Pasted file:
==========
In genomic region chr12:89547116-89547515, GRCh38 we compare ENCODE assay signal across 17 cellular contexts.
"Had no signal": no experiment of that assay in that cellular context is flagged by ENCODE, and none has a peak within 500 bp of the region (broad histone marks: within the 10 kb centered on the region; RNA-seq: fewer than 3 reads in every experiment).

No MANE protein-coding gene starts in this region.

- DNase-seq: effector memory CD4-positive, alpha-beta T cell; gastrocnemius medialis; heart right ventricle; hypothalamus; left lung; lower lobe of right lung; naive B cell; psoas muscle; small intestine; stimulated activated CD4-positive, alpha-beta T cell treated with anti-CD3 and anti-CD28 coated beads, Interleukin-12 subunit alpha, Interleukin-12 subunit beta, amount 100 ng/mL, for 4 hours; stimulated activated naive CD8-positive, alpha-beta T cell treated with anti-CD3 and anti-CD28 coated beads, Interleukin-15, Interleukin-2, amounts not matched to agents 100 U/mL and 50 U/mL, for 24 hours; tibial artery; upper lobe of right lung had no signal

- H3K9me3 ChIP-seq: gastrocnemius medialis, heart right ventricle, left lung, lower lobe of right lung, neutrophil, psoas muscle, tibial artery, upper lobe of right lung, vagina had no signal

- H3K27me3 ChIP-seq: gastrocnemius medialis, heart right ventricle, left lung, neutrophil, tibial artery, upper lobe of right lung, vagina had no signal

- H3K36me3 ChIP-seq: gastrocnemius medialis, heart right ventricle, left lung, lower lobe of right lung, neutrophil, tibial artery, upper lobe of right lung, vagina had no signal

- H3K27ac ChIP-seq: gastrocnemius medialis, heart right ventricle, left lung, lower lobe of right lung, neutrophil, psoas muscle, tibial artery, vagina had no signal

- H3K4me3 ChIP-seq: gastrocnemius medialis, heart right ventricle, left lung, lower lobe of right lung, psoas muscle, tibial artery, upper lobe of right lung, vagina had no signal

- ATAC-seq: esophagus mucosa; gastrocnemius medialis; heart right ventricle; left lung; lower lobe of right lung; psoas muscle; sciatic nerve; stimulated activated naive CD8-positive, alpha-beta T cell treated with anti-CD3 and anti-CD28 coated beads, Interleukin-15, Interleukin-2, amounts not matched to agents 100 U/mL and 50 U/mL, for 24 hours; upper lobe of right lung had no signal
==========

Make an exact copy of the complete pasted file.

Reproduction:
In genomic region chr12:89547116-89547515, GRCh38 we compare ENCODE assay signal across 17 cellular contexts.
"Had no signal": no experiment of that assay in that cellular context is flagged by ENCODE, and none has a peak within 500 bp of the region (broad histone marks: within the 10 kb centered on the region; RNA-seq: fewer than 3 reads in every experiment).

No MANE protein-coding gene starts in this region.

- DNase-seq: effector memory CD4-positive, alpha-beta T cell; gastrocnemius medialis; heart right ventricle; hypothalamus; left lung; lower lobe of right lung; naive B cell; psoas muscle; small intestine; stimulated activated CD4-positive, alpha-beta T cell treated with anti-CD3 and anti-CD28 coated beads, Interleukin-12 subunit alpha, Interleukin-12 subunit beta, amount 100 ng/mL, for 4 hours; stimulated activated naive CD8-positive, alpha-beta T cell treated with anti-CD3 and anti-CD28 coated beads, Interleukin-15, Interleukin-2, amounts not matched to agents 100 U/mL and 50 U/mL, for 24 hours; tibial artery; upper lobe of right lung had no signal

- H3K9me3 ChIP-seq: gastrocnemius medialis, heart right ventricle, left lung, lower lobe of right lung, neutrophil, psoas muscle, tibial artery, upper lobe of right lung, vagina had no signal

- H3K27me3 ChIP-seq: gastrocnemius medialis, heart right ventricle, left lung, neutrophil, tibial artery, upper lobe of right lung, vagina had no signal

- H3K36me3 ChIP-seq: gastrocnemius medialis, heart right ventricle, left lung, lower lobe of right lung, neutrophil, tibial artery, upper lobe of right lung, vagina had no signal

- H3K27ac ChIP-seq: gastrocnemius medialis, heart right ventricle, left lung, lower lobe of right lung, neutrophil, psoas muscle, tibial artery, vagina had no signal

- H3K4me3 ChIP-seq: gastrocnemius medialis, heart right ventricle, left lung, lower lobe of right lung, psoas muscle, tibial artery, upper lobe of right lung, vagina had no signal

- ATAC-seq: esophagus mucosa; gastrocnemius medialis; heart right ventricle; left lung; lower lobe of right lung; psoas muscle; sciatic nerve; stimulated activated naive CD8-positive, alpha-beta T cell treated with anti-CD3 and anti-CD28 coated beads, Interleukin-15, Interleukin-2, amounts not matched to agents 100 U/mL and 50 U/mL, for 24 hours; upper lobe of right lung had no signal